1. NEW THIS WEEK

    A HIGHER LOYALTY

    by James Comey

  2. 2 WEEKS ON THE LIST

    FASCISM: A Warning

    by Madeleine Albright with Bill Woodward

  3. 6 WEEKS ON THE LIST

    RUSSIAN ROULETTE

    by Michael Isikoff and David Corn

  4. 16 WEEKS ON THE LIST

    FIRE AND FURY

    by Michael Wolff

     

  5. 51 WEEKS ON THE LIST

    ASTROPHYSICS FOR PEOPLE IN A HURRY

    by Neil deGrasse Tyson

  6. 9 WEEKS ON THE LIST

    EDUCATED

    by Tara Westover

  7. 8 WEEKS ON THE LIST

    I’LL BE GONE IN THE DARK

    by Michelle McNamara

  8. NEW THIS WEEK

    GOD SAVE TEXAS

    by Lawrence Wright

  9. 3 WEEKS ON THE LIST

    MAKE TROUBLE

    by Cecile Richards with Lauren Peterson

  10. 17 WEEKS ON THE LIST

    OBAMA

    by Pete Souza

  11. 5 WEEKS ON THE LIST

    SECRET EMPIRES

    by Peter Schweizer

  12. 3 WEEKS ON THE LIST

    FACTFULNESS

    by Hans Rosling with Ola Rosling and Anna Rosling Rönnlund

  13. 4 WEEKS ON THE LIST

    THIS IS ME

    by Chrissy Metz

  14. 3 WEEKS ON THE LIST

    OUR 50-STATE BORDER CRISIS

    by Howard Buffett

  15. 3 WEEKS ON THE LIST

    KILLING THE DEEP STATE

    by Jerome R. Corsi

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NaPoWriMo 30/30 April 14, 2018

April 13, 2018

 

“I was a late bloomer. But anyone who blooms at all, ever, is very lucky. ”― Sharon Olds

NaPoWriMo Writing Prompt for April 14, 2018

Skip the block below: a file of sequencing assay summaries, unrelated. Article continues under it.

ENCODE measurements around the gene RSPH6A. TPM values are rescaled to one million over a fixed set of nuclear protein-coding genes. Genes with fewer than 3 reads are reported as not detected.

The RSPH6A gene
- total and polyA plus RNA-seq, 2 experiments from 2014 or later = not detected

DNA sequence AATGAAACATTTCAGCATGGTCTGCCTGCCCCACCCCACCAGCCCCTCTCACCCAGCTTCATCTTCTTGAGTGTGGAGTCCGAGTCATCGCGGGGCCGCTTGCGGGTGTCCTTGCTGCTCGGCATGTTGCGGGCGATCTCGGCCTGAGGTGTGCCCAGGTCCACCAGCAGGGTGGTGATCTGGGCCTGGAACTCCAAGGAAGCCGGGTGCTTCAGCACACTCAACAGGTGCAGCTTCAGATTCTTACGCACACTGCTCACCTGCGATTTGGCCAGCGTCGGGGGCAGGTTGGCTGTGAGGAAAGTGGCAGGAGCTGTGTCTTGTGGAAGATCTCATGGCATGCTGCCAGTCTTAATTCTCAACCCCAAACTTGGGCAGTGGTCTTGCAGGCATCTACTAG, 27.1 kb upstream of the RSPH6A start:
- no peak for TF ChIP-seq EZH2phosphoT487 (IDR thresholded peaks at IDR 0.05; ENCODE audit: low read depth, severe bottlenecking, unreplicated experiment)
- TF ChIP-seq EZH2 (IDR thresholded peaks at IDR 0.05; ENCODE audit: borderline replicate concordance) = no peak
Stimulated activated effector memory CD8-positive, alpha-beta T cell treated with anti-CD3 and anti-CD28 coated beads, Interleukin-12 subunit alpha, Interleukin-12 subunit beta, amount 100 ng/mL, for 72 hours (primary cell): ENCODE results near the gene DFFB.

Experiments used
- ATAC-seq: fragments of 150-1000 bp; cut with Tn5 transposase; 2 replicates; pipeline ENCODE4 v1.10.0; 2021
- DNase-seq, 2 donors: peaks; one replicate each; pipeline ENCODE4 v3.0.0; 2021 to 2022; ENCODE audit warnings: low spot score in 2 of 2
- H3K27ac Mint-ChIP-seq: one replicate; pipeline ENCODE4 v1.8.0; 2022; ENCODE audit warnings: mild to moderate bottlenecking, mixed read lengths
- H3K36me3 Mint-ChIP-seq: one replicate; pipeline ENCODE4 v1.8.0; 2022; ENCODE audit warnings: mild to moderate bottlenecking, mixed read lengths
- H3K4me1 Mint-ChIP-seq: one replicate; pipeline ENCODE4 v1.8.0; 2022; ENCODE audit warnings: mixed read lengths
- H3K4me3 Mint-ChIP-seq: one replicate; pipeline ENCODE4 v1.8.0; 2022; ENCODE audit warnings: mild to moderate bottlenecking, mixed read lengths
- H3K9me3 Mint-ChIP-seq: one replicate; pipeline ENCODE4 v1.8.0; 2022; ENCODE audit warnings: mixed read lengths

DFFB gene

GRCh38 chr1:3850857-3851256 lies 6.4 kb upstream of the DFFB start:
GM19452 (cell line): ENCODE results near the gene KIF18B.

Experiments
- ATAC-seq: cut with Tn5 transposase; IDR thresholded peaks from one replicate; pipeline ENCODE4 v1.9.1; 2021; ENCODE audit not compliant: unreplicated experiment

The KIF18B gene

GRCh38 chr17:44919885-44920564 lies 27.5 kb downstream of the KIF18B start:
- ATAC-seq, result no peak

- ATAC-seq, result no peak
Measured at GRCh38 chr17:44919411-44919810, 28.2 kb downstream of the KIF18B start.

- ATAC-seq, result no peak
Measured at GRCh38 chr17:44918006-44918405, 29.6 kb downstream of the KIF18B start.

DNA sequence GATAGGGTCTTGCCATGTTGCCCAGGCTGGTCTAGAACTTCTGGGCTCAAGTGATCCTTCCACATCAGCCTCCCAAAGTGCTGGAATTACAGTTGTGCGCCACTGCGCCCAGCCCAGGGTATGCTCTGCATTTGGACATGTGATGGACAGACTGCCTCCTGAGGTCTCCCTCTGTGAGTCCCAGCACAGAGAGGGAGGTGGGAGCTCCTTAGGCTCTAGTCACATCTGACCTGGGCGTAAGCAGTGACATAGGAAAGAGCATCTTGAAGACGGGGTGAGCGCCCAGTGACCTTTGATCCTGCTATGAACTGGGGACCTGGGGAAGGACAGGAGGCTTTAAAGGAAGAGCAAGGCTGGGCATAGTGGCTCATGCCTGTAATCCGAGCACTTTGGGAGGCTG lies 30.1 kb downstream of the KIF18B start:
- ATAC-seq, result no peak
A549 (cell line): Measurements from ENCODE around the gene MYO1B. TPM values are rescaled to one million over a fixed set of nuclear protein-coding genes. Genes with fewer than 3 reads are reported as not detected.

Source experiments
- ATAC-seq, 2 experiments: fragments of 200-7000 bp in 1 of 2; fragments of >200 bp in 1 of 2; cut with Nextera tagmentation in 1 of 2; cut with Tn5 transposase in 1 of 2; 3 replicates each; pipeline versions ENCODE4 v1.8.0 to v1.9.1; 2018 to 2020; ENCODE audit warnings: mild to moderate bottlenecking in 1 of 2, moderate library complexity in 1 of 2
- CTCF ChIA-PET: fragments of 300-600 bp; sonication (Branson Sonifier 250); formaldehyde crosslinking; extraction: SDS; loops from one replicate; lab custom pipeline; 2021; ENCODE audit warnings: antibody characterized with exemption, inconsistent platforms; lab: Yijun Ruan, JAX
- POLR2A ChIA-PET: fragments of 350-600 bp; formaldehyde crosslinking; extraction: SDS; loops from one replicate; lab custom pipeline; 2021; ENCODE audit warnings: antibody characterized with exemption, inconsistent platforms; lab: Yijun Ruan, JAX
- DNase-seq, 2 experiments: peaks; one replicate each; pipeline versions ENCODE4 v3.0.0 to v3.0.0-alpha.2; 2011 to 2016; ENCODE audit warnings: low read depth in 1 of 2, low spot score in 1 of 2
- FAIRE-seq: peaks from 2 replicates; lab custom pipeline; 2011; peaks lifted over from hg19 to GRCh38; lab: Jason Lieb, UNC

“Learn the rules like a pro, so you can break them like an artist.” ― Pablo Picasso

Write two different types of Septolets today.  (Sep-toe-lay) 1- 14 words – 7 lines 2- 7 lines 16 syllables.

 

Septolet 1: Total of 14 words in 7 lines, no line should have more than three words. The poem should relate to one subject, object, thought or feeling. The first four lines create a coherent picture or thought, the last three lines create another. Each could stand separately, but both are related.

 

Septolet 2: Line 1 has one syllable, Line 2 has two, Line 3 has 3, Line 4 has 4 syllables, space, Line 5 has 3, Line 6 has 2, Line 7 has one syllable. Poem should relate to one thought, feeling, object, place.

 

Example:

 

Formal Syllable Septolet                                          Informal Word Septolet

 

One                           1 syllable                                          “This

 

Second                      2 syllables                                       is easy